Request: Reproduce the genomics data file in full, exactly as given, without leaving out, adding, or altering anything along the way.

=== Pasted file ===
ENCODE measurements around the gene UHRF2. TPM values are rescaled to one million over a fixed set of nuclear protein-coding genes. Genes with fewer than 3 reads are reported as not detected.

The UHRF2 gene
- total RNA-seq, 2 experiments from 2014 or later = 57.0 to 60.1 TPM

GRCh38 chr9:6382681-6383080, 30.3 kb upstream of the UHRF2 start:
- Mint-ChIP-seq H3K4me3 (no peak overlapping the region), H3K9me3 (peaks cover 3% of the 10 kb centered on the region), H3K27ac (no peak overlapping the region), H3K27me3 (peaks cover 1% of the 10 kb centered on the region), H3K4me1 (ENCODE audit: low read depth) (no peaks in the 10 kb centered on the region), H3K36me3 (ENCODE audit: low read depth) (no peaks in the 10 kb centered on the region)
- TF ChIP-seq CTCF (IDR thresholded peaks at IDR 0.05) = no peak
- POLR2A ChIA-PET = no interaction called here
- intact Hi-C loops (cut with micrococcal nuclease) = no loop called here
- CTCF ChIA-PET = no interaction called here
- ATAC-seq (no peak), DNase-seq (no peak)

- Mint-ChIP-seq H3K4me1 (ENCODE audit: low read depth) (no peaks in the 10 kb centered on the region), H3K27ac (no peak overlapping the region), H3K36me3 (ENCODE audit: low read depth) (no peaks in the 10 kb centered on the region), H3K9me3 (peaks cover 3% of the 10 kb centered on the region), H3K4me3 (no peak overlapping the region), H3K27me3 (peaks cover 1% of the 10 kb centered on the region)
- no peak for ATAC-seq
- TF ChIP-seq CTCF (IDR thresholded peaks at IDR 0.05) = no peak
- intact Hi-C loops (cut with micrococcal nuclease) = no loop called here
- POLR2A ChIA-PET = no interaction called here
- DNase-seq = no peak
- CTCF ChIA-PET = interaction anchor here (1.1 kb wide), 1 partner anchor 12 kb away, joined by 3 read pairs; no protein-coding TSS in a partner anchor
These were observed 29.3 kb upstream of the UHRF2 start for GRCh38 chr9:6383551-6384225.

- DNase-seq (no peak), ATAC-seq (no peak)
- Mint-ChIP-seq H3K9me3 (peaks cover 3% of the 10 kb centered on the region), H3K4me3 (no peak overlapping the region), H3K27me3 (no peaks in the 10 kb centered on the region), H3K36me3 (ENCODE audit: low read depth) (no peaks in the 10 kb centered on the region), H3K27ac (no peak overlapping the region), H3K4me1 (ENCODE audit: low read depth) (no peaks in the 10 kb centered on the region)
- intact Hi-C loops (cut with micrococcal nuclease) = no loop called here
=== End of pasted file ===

ENCODE measurements around the gene UHRF2. TPM values are rescaled to one million over a fixed set of nuclear protein-coding genes. Genes with fewer than 3 reads are reported as not detected.

The UHRF2 gene
- total RNA-seq, 2 experiments from 2014 or later = 57.0 to 60.1 TPM

GRCh38 chr9:6382681-6383080, 30.3 kb upstream of the UHRF2 start:
- Mint-ChIP-seq H3K4me3 (no peak overlapping the region), H3K9me3 (peaks cover 3% of the 10 kb centered on the region), H3K27ac (no peak overlapping the region), H3K27me3 (peaks cover 1% of the 10 kb centered on the region), H3K4me1 (ENCODE audit: low read depth) (no peaks in the 10 kb centered on the region), H3K36me3 (ENCODE audit: low read depth) (no peaks in the 10 kb centered on the region)
- TF ChIP-seq CTCF (IDR thresholded peaks at IDR 0.05) = no peak
- POLR2A ChIA-PET = no interaction called here
- intact Hi-C loops (cut with micrococcal nuclease) = no loop called here
- CTCF ChIA-PET = no interaction called here
- ATAC-seq (no peak), DNase-seq (no peak)

- Mint-ChIP-seq H3K4me1 (ENCODE audit: low read depth) (no peaks in the 10 kb centered on the region), H3K27ac (no peak overlapping the region), H3K36me3 (ENCODE audit: low read depth) (no peaks in the 10 kb centered on the region), H3K9me3 (peaks cover 3% of the 10 kb centered on the region), H3K4me3 (no peak overlapping the region), H3K27me3 (peaks cover 1% of the 10 kb centered on the region)
- no peak for ATAC-seq
- TF ChIP-seq CTCF (IDR thresholded peaks at IDR 0.05) = no peak
- intact Hi-C loops (cut with micrococcal nuclease) = no loop called here
- POLR2A ChIA-PET = no interaction called here
- DNase-seq = no peak
- CTCF ChIA-PET = interaction anchor here (1.1 kb wide), 1 partner anchor 12 kb away, joined by 3 read pairs; no protein-coding TSS in a partner anchor
These were observed 29.3 kb upstream of the UHRF2 start for GRCh38 chr9:6383551-6384225.

- DNase-seq (no peak), ATAC-seq (no peak)
- Mint-ChIP-seq H3K9me3 (peaks cover 3% of the 10 kb centered on the region), H3K4me3 (no peak overlapping the region), H3K27me3 (no peaks in the 10 kb centered on the region), H3K36me3 (ENCODE audit: low read depth) (no peaks in the 10 kb centered on the region), H3K27ac (no peak overlapping the region), H3K4me1 (ENCODE audit: low read depth) (no peaks in the 10 kb centered on the region)
- intact Hi-C loops (cut with micrococcal nuclease) = no loop called here